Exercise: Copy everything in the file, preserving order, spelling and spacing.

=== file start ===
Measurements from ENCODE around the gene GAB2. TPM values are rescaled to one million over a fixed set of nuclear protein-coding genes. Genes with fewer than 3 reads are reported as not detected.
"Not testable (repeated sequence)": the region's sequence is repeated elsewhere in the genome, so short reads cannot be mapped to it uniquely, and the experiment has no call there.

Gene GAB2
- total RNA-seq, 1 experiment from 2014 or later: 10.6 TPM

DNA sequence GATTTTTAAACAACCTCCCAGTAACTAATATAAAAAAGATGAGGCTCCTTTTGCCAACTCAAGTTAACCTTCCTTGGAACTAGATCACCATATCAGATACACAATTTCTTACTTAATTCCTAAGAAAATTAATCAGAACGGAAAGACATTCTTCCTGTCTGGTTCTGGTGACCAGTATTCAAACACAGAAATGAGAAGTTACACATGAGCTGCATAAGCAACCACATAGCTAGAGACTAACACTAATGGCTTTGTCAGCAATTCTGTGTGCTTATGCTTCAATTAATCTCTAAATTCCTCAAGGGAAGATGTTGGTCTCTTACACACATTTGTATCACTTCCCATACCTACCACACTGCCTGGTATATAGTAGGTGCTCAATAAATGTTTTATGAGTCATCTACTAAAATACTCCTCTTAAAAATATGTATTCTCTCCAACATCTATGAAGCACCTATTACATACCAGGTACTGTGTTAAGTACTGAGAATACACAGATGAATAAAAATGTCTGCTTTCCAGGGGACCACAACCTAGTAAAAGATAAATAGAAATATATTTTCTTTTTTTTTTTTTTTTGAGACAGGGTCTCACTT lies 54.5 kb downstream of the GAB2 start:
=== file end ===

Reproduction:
Measurements from ENCODE around the gene GAB2. TPM values are rescaled to one million over a fixed set of nuclear protein-coding genes. Genes with fewer than 3 reads are reported as not detected.
"Not testable (repeated sequence)": the region's sequence is repeated elsewhere in the genome, so short reads cannot be mapped to it uniquely, and the experiment has no call there.

Gene GAB2
- total RNA-seq, 1 experiment from 2014 or later: 10.6 TPM

DNA sequence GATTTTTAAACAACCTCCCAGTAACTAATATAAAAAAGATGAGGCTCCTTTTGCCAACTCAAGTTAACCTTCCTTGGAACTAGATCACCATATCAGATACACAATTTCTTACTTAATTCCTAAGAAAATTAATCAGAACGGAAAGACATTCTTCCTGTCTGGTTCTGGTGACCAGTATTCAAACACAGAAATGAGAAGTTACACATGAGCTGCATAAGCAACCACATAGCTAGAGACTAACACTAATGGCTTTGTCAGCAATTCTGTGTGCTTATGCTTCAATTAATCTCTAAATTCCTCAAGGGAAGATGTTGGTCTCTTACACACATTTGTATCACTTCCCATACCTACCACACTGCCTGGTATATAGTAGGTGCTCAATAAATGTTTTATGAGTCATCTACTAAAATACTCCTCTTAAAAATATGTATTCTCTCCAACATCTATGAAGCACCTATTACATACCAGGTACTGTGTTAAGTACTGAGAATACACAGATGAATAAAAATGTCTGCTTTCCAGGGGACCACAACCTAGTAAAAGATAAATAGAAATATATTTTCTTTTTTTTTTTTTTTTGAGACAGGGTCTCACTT lies 54.5 kb downstream of the GAB2 start: